Advance planning is ultimately a spiritual practice. It requires that we face ourselves. It requires that we “number” our days. Continue reading
“To every thing there is a season…”
I am highly tied to the earth. Living purposefully on a lonesome mountain (more like a hill), I almost feel like a participant in the season’s changes.
Within the cycles of nature I also witness the cycles of humanity, even the cycles of our personal lives. Trees change their shrouds just as time traces itself upon our faces and the hairs of our heads. Imagining winter, just like imagining my own demise, gives me a breathless appreciation for the present- for the deepening red of the leaf and for the smell of my child’s curly hair. Viewing the natural world and viewing our own lives with the end in mind awakens a deep reverence for the very act of living itself, and the opportunity to do so.
I have found that when we are not observant of the cycles of nature and the natural cycles of the human life, we become unseated at some deep level. Something feels awry.
Once I saw an old man, in the deep winter of his life. Despite his physical appearance- that of old, dead wood- he was receiving aggressive chemotherapy in desperate attempts to recover just a little bit of spring, a touch of summer, or at least a smidge of late fall. I grieved for him. Something was awry.
We cannot supplant the seasons and love them at the same time. We must learn to love and respect the seasons of our lives and to be one with them- only then can we know of their gifts.
Monica Williams-Murphy, MD
“No man is an island”, John Donne, meditation XVII, English clergyman and poet (1572-1631)
Ultimately, the story of your life is not your own but affects all whom you have ever known. The story of your life carries great power. That’s why we are so moved by the stories of individuals who have overcome unusual odds. Continue reading
I recently got back from an exciting vacation which included zip-lining and whitewater rafting. Repeatedly during this trip, my oldest daughter and I would encourage each other with the trendy term “#YOLO“-“you only live once,” before we did something that felt risky but adventurous. (No offense to my Hindu and Buddhist friends who might prefer another acronym such as “you only live as many times as you need to get it right”! #yolamtayntgir (Sorry…not terribly catchy guys!) Continue reading
The name of my book is “Bitter and Sweet, A Family’s Journey with Cancer.” Here is a brief summary. In April of 2010, my husband Tim began to have some strange sensations in his side. On May 7, we found ourselves facing stage IV gallbladder cancer rather than a simple gallbladder removal as planned. Five months and one week later, my husband died. Those five months were the most difficult and horrifying time of our lives. It was also an extremely beautiful time for us. We found ourselves using the phrase “bitter and sweet” so often during those five months, that it was an obvious title choice. What follows is the short version of our story…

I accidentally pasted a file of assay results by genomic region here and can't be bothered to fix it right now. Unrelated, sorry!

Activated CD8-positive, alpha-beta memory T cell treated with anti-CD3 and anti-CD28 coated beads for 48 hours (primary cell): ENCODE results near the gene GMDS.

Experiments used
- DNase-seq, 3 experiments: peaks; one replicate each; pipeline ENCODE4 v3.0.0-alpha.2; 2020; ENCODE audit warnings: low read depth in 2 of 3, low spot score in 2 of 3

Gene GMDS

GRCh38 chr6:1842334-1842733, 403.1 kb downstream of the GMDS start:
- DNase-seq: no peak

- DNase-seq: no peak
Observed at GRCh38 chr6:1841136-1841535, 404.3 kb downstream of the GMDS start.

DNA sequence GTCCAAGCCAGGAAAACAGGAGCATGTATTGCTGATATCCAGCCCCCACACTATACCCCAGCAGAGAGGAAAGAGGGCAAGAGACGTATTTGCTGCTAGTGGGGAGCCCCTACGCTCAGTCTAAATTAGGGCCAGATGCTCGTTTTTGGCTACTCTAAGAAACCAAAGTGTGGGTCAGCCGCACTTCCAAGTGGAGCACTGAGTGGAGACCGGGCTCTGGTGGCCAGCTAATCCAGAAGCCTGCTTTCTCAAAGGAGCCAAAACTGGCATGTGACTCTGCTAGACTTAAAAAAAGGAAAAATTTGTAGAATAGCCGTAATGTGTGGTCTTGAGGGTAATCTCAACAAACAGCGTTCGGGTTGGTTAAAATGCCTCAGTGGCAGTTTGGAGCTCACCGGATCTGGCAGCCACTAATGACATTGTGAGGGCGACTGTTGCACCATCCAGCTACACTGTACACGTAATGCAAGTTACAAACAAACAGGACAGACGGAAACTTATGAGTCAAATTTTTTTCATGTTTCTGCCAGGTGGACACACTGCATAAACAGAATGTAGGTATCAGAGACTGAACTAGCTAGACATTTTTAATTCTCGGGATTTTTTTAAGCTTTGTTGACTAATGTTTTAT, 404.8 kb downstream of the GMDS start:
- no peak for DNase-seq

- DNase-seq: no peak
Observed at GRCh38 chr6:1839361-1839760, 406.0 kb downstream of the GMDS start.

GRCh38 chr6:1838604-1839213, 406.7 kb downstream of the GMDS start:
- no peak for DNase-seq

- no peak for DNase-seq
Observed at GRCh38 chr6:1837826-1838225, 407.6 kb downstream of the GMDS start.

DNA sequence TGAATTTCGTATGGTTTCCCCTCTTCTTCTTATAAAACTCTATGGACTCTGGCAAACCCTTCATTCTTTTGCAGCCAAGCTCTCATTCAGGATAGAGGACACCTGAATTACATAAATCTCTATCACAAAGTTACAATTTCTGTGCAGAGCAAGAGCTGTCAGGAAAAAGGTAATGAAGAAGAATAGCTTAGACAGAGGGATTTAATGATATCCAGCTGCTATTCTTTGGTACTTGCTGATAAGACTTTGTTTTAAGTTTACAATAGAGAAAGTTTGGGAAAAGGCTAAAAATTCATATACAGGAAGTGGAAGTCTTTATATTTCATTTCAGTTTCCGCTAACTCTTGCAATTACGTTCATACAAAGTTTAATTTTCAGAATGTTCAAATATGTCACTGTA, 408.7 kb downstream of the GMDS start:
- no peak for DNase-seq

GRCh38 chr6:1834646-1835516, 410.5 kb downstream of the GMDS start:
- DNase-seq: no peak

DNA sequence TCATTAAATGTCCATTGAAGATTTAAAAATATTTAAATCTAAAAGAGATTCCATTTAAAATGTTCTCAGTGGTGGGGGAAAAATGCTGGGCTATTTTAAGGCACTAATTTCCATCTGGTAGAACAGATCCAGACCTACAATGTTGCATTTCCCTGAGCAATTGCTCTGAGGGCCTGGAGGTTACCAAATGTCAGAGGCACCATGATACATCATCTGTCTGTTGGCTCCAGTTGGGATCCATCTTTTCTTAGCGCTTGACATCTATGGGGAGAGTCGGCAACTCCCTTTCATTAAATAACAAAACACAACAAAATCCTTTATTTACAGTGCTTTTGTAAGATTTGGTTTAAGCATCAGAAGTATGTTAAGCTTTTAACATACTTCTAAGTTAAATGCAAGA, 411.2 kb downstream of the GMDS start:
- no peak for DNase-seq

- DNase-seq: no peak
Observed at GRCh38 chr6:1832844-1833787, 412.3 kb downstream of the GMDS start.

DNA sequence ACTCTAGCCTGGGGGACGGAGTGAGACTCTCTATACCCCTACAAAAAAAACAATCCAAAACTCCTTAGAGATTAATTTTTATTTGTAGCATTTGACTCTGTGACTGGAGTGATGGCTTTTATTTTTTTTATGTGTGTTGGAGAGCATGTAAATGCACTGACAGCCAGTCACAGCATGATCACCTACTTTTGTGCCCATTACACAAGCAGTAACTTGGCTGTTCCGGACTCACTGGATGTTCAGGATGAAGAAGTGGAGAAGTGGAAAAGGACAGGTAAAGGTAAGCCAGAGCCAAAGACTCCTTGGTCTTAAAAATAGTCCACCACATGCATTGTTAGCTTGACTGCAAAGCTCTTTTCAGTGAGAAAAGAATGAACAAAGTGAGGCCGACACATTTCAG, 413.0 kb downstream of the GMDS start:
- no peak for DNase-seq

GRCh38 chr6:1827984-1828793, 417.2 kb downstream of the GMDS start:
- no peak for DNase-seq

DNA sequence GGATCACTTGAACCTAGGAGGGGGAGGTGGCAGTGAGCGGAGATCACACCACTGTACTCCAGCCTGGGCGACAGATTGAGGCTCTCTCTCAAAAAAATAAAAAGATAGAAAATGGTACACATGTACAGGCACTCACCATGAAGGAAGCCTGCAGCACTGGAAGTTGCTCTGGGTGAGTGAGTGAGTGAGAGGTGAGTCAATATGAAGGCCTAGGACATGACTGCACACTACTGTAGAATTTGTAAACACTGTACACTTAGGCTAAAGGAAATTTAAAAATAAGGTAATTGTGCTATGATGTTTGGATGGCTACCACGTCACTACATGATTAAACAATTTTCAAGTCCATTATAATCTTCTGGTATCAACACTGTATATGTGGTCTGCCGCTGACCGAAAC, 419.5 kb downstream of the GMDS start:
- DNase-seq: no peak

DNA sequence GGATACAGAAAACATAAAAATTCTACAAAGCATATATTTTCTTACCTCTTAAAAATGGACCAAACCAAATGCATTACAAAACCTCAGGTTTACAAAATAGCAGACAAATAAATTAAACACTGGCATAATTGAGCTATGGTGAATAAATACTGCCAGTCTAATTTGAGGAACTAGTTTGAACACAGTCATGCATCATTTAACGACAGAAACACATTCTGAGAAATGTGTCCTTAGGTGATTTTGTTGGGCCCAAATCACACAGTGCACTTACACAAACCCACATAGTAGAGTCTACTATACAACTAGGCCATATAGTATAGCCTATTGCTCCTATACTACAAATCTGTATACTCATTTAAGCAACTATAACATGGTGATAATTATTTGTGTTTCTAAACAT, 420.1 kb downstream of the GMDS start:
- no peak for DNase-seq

Our lives had been full of paradoxes. How do you fight for your life and yet accept mortality at the same time? How do you maintain optimism, which is necessary for health, and prepare for your death and get your affairs in order? How do you understand God’s love and compassion, and yet experience cancer and suffering? Continue reading
Ok, so the ER is not the place where you can usually find ER doctors jumping for joy, but certainly stranger things have happened there…so, why not? Continue reading
Last week we introduced the idea of “fighting” or “embracing” death. We examined the definitions of death and dying, as well as the scientific, pharmaceutical, technological, TV-Hollywood, and musical contributions to our stereotypes. Now, let’s look at some of the remaining sources of death stereotypes, and read the author’s compelling personal story led to his present approach to life and death. Continue reading
If one were to plot a person’s life on a number line, then death would be nothing more than an infinitesimally thin point, nothing more than a nanosecond demarcation from one state of being to another state of being. So why is it that some of us fight death with our last full measure while others embrace it like a new born baby? Continue reading
I turn 43 on New Year’s Eve, not that you really care, but it does convey a certain perspective to be ending your year in two different ways.
So, as a general rule there are two things for sure with me:
1st- I always work in the ER on my birthday (it’s far more interesting than any party I have ever attended and I get paid to show up!)
2nd- I never make New Years resolutions. Continue reading
I sat in silence wrestling with myself, shifting in my seat, as my husband drove down the road. He pointed out some beautiful fall foliage. I looked at the trees but could not appreciate the scenery due to my turmoil. All I could think about was how uncomfortable I was with my father’s hospital discharge plan and how fractured end of life healthcare planning is in some states (specifically, states without a POLST form), states such as mine, Alabama. Since becoming active in advocating for better end of life healthcare planning, I have been a supporter of the POLST for lots of obvious reasons- but most basically, it ensures that the medical system obeys the wishes of the patient or the acting healthcare proxy. I have known abstractly how important such a document is for my patients. But now, a new personal knowledge is dawning for me—I now know firsthand how the LACK of a POLST or POLST-like document actually LIMITS healthcare options for those who are near the end of life! Continue reading